FILTER BY:

The Blessing of Elderly Saints

Over the past year I have had the opportunity to work at Sunset Manor and Villages, and I cannot say enough of how great of a blessing this job has been in my life. It’s hard even to consider it a job anymore. Yes, I am paid by the company, but I have been given so much more than money. I am privileged to spend a part of every week with elderly saints, building relationships with them and learning from them as they near the end of their lives.

In all honesty, before starting my job at Sunset I was never one to walk up to an elderly person and start a conversation with them. If anything, I avoided them. I believed they were not in the right state of mind for a valuable conversation, so I thought it best not even to try. I believe this was a sin. I was not fellowshipping with the saints as I should have. I felt compelled to write an article about my experiences with the elderly saints in order to encourage you all to talk and build relationships with them as I have.

Many aged saints have been teachers decades before now, and yet they still teach valuable lessons as they near the gates of their heavenly homes. Without trying, they have taught me three very important things.

First, they have encouraged me in the growing of my patience. It isn’t easy to be loving and patient when there are fifteen people all wanting different things at once. Frustration becomes apparent very quickly, and you often end up saying things and doing things in a manner you should not have. I am guilty of this. They have taught me patience in another way as well. Since starting a new position (Resident Aide), I have come to realize that nothing goes quickly with the residents. Everything is taken at a slow pace because of their frail bodies and minds. I tend to be more of a fast-paced individual because of my busy schedule, so it was challenging to adjust to the heavy neediness of the residents. Acts 20:35 is a great reminder: “ I have shewed you all things, how that so labouring ye ought to support the weak, and to remember the words of the Lord Jesus, how he said, It is more blessed to give than to receive.” We are not to support the weak in frustration and anger, but we are to support them in love and patience.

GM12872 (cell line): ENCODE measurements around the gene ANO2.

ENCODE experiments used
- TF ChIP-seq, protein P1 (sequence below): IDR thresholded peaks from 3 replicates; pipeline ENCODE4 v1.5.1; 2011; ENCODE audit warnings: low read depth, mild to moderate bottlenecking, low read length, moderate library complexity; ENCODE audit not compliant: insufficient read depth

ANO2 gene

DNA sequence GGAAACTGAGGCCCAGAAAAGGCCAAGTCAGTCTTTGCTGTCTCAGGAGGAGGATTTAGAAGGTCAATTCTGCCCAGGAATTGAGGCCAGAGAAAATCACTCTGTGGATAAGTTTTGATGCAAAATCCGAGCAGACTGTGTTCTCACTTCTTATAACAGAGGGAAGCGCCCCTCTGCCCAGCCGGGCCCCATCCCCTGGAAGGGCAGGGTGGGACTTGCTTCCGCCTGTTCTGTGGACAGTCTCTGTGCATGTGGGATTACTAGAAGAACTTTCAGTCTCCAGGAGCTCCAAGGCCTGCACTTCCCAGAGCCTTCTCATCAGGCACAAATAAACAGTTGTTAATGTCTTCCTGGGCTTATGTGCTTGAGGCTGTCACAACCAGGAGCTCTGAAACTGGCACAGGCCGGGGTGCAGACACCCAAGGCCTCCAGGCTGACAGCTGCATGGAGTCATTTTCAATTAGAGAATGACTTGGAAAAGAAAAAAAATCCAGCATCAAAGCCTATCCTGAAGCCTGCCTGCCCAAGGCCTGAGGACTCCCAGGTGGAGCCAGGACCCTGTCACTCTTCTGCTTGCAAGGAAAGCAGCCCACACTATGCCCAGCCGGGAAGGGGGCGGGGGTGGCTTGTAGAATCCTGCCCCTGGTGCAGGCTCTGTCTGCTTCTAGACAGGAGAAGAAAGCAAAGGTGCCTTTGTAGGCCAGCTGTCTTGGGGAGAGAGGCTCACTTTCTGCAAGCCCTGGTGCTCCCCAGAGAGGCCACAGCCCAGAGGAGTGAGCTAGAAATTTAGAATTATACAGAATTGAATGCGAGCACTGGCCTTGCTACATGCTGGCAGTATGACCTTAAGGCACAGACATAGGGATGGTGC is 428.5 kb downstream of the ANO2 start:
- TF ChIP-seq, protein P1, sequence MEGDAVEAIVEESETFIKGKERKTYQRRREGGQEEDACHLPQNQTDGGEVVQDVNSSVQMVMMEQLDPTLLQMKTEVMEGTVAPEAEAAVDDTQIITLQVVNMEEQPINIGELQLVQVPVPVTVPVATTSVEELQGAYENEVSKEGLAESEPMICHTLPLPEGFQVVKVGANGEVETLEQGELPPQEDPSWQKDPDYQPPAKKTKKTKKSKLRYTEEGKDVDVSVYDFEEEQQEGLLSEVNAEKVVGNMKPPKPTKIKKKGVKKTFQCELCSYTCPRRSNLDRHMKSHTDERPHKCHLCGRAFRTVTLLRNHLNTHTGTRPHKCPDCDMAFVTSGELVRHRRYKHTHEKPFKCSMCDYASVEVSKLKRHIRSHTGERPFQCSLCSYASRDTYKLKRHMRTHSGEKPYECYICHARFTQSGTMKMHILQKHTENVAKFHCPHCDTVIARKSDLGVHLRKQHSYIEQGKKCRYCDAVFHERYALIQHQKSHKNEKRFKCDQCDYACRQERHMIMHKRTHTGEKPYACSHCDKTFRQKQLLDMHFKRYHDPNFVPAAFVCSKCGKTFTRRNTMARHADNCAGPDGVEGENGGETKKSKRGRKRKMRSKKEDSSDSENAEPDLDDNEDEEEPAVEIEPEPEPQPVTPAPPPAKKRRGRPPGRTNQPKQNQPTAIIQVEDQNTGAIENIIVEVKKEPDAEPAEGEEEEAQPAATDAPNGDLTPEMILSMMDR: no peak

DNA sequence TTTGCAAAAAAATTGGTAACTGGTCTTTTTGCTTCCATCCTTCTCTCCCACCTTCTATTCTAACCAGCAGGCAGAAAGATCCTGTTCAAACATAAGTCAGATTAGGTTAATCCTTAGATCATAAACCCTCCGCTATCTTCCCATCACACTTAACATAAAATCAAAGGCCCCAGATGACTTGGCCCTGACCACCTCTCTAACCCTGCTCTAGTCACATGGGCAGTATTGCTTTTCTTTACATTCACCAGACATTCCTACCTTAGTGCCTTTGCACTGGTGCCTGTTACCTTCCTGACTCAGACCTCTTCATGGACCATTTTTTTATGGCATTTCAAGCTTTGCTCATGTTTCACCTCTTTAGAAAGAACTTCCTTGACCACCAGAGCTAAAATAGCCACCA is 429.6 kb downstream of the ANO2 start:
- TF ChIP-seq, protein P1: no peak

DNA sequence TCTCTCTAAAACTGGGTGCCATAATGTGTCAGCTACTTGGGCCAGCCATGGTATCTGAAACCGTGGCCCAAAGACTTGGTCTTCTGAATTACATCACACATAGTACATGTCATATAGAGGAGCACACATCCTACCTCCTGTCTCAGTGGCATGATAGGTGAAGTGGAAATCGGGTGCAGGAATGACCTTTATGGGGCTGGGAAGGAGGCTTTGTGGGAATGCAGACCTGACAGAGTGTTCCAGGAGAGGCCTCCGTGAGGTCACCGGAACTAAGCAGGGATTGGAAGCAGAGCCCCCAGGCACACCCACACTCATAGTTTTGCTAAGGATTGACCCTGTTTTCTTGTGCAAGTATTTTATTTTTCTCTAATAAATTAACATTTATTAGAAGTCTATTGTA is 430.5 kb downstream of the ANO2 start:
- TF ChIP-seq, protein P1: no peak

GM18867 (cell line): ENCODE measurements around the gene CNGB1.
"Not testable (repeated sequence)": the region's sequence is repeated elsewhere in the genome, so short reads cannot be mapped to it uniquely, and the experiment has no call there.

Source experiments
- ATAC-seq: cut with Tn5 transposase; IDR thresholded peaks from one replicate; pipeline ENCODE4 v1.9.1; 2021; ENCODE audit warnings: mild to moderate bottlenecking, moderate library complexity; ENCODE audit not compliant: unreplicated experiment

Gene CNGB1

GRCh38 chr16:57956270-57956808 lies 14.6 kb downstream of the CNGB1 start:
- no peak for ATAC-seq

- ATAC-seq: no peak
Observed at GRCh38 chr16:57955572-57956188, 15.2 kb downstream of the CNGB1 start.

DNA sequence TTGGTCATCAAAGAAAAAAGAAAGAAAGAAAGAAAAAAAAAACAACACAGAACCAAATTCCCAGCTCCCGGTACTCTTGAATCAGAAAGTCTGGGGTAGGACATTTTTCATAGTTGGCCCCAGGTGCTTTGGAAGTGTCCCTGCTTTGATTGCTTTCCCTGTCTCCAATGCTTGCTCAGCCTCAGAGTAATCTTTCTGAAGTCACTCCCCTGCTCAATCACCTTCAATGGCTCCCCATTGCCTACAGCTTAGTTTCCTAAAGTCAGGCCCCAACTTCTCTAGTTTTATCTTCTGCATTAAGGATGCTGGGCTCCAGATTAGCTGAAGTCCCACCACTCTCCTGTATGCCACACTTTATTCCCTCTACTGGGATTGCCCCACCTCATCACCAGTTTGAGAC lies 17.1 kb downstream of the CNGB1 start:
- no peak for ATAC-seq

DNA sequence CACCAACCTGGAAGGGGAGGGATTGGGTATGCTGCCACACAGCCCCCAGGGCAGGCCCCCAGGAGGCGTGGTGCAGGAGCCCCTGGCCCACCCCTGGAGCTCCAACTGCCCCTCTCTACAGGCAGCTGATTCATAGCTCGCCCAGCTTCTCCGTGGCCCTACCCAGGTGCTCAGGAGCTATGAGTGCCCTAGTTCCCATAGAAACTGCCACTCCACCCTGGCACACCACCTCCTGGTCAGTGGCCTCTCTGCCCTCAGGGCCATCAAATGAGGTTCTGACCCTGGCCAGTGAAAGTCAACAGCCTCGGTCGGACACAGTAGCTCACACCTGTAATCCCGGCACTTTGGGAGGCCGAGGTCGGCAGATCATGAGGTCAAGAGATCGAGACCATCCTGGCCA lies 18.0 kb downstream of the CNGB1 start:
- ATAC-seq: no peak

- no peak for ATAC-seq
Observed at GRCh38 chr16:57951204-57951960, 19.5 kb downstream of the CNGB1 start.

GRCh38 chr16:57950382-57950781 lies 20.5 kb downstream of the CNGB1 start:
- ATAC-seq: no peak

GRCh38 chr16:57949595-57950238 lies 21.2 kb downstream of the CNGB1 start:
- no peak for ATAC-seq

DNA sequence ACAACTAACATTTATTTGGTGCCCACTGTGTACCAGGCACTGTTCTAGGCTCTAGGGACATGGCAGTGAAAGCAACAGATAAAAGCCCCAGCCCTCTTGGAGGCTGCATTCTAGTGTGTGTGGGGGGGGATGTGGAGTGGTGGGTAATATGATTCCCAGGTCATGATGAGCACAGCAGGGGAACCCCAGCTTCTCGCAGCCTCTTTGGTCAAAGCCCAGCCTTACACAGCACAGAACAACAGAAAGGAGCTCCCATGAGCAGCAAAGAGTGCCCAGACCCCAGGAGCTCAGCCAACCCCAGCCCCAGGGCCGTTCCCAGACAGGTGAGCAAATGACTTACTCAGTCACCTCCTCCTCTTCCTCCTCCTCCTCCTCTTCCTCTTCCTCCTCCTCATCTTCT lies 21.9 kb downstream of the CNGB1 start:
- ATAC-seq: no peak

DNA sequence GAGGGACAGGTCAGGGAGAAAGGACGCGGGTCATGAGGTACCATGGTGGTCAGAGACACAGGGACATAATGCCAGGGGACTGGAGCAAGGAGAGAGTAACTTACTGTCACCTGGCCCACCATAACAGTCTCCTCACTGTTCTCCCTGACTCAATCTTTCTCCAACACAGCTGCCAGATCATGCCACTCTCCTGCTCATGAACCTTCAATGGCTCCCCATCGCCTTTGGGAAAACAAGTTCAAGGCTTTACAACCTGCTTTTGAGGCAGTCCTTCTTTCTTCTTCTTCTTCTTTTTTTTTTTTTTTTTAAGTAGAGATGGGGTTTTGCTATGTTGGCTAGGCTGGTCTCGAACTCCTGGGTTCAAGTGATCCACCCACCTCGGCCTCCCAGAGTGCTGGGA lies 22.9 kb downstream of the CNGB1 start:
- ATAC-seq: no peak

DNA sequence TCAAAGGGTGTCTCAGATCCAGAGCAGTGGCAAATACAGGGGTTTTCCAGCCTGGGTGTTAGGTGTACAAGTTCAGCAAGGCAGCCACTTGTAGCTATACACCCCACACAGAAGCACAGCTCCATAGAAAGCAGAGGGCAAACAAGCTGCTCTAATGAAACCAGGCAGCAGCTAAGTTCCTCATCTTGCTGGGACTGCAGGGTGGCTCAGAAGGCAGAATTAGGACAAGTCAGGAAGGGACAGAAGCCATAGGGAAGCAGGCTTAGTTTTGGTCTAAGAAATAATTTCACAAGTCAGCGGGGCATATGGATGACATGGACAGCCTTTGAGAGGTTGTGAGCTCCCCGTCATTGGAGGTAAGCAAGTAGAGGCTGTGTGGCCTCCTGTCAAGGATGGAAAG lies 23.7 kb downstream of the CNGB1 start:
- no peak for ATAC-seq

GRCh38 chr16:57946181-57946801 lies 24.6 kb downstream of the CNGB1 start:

Second, I have been taught to not take the small, everyday things that we do for granted. These include seemingly simple tasks such as standing up, getting dressed, going to the bathroom, showering, and eating that become wearisome, frustrating, and tedious to the elderly residents. Once strong, independent, and full of life, they depend on us completely to help them with tasks they crave to do on their own. I have been brought to tears several times while helping residents. And yet through all the pain and frustration the elderly saints endure. God is immensly faithful.

Which brings me to the final lesson that I have learned: God’s faithfulness and preservation, Isaiah 46:4: “ And even to your old age I am he; and even to hoar hairs will I carry you: I have made, and I will bear; even I will carry, and will deliver you.” God does not abandon his people in their old age. He still carries them through each day as he has done for the entirety of their lives. This is a comfort for us as well. We can trust that God will never leave us or cause us to suffer a pain that is too great to bear. Despite the daily pain endured by the residents, love for God is very evident. I often walk into rooms where a resident is reading the Bible or listening to a sermon on tape, or when a resident with dementia who cannot walk breaks into a song about God’s grace. One resident asks us to read her Bible and devotional to her every single night before she lays her head down to rest. It is in these moments that I tear up, seeing how faithful our God is in preserving his small remnant and giving us these elderly saints who share their wisdom and lessons through their daily walk as they near their final days.

So, young people, I encourage you to get to know the elderly saints. I even encourage you to work at a retirement home if possible.  They have so much to offer us as we are entering a very vulnerable time in our lives; a time that they have already lived through. Job 12:12 speaks of this when it says,With the ancient is wisdom; and in length of days understanding”. They understand what we are going through and can give us their advice. The elderly are as much God’s children as we are, and they need to be treated that way. They are so appreciative of any visitors who come to talk because it breaks up their lonely days. It also makes them feel more connected to the church because many are physically unable to attend each Sunday. After visiting with them I guarantee you will see just how big of a blessing they are to us.

Isaiah 40:31: ”But they that wait upon the Lord shall renew their strength; they shall mount up with wings as eagles; they shall run, and not be weary; and they shall walk, and not faint.”

 

*Kendra is a member of Faith Protestant Reformed church in Jenison, MI